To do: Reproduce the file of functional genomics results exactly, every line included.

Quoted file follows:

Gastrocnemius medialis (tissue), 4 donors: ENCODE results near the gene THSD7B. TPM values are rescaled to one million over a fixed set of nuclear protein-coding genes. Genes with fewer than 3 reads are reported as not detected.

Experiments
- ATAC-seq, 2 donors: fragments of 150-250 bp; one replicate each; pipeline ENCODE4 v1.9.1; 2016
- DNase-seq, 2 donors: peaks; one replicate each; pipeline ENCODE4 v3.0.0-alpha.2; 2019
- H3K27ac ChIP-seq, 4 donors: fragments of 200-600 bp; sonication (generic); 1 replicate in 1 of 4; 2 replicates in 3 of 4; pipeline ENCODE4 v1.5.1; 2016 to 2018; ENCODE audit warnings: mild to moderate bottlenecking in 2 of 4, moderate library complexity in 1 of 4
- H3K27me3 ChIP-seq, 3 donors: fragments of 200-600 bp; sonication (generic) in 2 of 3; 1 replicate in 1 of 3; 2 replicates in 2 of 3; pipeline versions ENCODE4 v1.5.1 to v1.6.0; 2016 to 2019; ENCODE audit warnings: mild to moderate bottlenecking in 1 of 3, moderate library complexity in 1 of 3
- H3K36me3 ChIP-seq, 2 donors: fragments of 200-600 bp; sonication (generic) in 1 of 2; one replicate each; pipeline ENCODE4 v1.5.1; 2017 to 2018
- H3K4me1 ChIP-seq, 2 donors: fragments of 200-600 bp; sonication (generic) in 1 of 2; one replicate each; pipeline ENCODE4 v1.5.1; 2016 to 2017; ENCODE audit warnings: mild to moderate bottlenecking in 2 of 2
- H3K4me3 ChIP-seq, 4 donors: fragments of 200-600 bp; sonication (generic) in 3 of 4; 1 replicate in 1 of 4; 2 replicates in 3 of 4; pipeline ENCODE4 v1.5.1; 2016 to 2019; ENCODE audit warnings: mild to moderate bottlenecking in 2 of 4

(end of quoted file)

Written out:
Gastrocnemius medialis (tissue), 4 donors: ENCODE results near the gene THSD7B. TPM values are rescaled to one million over a fixed set of nuclear protein-coding genes. Genes with fewer than 3 reads are reported as not detected.

Experiments
- ATAC-seq, 2 donors: fragments of 150-250 bp; one replicate each; pipeline ENCODE4 v1.9.1; 2016
- DNase-seq, 2 donors: peaks; one replicate each; pipeline ENCODE4 v3.0.0-alpha.2; 2019
- H3K27ac ChIP-seq, 4 donors: fragments of 200-600 bp; sonication (generic); 1 replicate in 1 of 4; 2 replicates in 3 of 4; pipeline ENCODE4 v1.5.1; 2016 to 2018; ENCODE audit warnings: mild to moderate bottlenecking in 2 of 4, moderate library complexity in 1 of 4
- H3K27me3 ChIP-seq, 3 donors: fragments of 200-600 bp; sonication (generic) in 2 of 3; 1 replicate in 1 of 3; 2 replicates in 2 of 3; pipeline versions ENCODE4 v1.5.1 to v1.6.0; 2016 to 2019; ENCODE audit warnings: mild to moderate bottlenecking in 1 of 3, moderate library complexity in 1 of 3
- H3K36me3 ChIP-seq, 2 donors: fragments of 200-600 bp; sonication (generic) in 1 of 2; one replicate each; pipeline ENCODE4 v1.5.1; 2017 to 2018
- H3K4me1 ChIP-seq, 2 donors: fragments of 200-600 bp; sonication (generic) in 1 of 2; one replicate each; pipeline ENCODE4 v1.5.1; 2016 to 2017; ENCODE audit warnings: mild to moderate bottlenecking in 2 of 2
- H3K4me3 ChIP-seq, 4 donors: fragments of 200-600 bp; sonication (generic) in 3 of 4; 1 replicate in 1 of 4; 2 replicates in 3 of 4; pipeline ENCODE4 v1.5.1; 2016 to 2019; ENCODE audit warnings: mild to moderate bottlenecking in 2 of 4